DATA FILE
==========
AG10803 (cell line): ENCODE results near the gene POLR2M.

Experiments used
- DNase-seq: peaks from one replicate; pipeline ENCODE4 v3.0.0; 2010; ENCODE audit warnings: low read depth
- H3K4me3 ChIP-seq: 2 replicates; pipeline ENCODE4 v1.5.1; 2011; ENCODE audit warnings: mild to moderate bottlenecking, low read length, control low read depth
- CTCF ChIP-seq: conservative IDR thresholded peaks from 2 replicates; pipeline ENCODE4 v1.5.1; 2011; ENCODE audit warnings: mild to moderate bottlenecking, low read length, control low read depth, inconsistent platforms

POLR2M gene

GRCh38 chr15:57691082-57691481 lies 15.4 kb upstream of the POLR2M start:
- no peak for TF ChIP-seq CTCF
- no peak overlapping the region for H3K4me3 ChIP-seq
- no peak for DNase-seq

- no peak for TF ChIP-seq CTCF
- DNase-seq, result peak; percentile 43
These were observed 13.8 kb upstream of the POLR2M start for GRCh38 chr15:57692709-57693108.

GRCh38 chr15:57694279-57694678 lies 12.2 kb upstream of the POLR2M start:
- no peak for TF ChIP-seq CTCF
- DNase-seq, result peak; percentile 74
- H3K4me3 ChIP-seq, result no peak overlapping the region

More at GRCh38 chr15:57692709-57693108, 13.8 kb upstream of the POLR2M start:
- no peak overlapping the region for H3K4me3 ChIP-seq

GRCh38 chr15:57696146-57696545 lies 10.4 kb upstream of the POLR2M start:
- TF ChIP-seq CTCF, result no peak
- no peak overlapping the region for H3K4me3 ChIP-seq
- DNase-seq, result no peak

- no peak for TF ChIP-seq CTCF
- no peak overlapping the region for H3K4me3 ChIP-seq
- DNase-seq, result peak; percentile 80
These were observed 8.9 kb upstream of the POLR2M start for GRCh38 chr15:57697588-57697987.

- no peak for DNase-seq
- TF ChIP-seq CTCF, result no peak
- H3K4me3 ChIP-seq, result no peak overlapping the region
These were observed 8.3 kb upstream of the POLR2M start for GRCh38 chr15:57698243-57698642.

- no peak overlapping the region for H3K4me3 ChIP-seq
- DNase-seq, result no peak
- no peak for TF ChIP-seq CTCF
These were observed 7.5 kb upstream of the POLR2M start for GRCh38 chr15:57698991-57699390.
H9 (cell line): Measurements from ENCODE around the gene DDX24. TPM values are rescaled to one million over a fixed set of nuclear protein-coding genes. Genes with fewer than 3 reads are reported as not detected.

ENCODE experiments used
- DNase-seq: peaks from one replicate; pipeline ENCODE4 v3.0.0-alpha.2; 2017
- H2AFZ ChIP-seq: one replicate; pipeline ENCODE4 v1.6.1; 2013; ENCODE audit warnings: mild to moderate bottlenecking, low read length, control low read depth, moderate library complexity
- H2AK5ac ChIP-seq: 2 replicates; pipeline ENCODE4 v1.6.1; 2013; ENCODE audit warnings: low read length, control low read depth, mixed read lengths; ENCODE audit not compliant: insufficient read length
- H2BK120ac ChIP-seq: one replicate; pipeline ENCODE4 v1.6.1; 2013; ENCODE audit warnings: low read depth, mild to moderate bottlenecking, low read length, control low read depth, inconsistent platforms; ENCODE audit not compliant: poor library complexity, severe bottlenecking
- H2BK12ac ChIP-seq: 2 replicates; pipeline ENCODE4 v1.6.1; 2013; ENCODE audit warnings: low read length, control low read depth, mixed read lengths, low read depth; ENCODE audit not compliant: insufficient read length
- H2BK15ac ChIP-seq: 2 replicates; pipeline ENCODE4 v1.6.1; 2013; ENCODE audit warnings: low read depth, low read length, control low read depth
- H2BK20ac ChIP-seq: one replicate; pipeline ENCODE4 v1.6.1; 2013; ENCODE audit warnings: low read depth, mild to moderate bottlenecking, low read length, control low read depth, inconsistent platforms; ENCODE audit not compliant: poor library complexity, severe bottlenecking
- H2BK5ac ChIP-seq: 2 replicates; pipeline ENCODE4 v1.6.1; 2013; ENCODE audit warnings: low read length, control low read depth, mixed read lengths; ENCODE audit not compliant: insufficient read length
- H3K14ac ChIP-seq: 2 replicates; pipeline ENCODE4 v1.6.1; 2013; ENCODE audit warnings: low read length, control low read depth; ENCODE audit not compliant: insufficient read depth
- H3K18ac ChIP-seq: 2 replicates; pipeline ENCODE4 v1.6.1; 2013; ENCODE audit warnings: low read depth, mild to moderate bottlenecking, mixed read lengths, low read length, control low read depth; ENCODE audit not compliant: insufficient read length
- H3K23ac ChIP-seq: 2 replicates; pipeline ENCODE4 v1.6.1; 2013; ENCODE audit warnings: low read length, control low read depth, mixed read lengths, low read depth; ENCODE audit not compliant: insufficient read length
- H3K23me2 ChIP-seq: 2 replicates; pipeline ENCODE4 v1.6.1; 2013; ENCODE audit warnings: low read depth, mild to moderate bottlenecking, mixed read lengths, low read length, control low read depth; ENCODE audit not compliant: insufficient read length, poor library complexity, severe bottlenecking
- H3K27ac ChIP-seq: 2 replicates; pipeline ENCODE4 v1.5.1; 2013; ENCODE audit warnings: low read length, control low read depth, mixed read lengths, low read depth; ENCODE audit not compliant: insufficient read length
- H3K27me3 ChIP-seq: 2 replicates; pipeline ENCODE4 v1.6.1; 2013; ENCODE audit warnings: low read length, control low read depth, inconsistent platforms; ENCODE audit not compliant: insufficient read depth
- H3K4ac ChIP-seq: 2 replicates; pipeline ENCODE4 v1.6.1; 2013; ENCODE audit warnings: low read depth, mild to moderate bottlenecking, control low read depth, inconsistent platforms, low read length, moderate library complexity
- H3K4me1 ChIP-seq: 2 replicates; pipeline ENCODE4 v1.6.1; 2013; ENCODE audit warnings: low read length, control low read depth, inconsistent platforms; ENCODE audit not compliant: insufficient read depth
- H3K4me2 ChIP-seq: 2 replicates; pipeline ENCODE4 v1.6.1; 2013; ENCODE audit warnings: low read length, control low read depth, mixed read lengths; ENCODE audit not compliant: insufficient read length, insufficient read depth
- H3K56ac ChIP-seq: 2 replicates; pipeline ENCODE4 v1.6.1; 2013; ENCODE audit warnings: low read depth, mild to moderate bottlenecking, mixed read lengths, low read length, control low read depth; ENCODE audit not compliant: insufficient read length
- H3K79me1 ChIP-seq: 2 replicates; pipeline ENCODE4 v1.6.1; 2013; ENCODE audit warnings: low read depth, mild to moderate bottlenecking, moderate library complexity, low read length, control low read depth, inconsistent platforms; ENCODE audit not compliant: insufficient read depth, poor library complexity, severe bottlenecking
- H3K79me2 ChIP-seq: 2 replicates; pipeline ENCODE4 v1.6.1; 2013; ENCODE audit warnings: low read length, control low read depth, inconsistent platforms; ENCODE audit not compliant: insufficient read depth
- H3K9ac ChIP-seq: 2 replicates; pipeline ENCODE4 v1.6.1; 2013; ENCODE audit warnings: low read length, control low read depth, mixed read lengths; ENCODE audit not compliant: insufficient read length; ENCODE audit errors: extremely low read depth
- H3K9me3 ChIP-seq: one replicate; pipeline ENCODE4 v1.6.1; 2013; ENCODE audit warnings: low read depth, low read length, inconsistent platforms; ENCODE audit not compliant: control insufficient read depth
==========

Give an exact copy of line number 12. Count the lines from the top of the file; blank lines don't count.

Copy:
- DNase-seq, result peak; percentile 43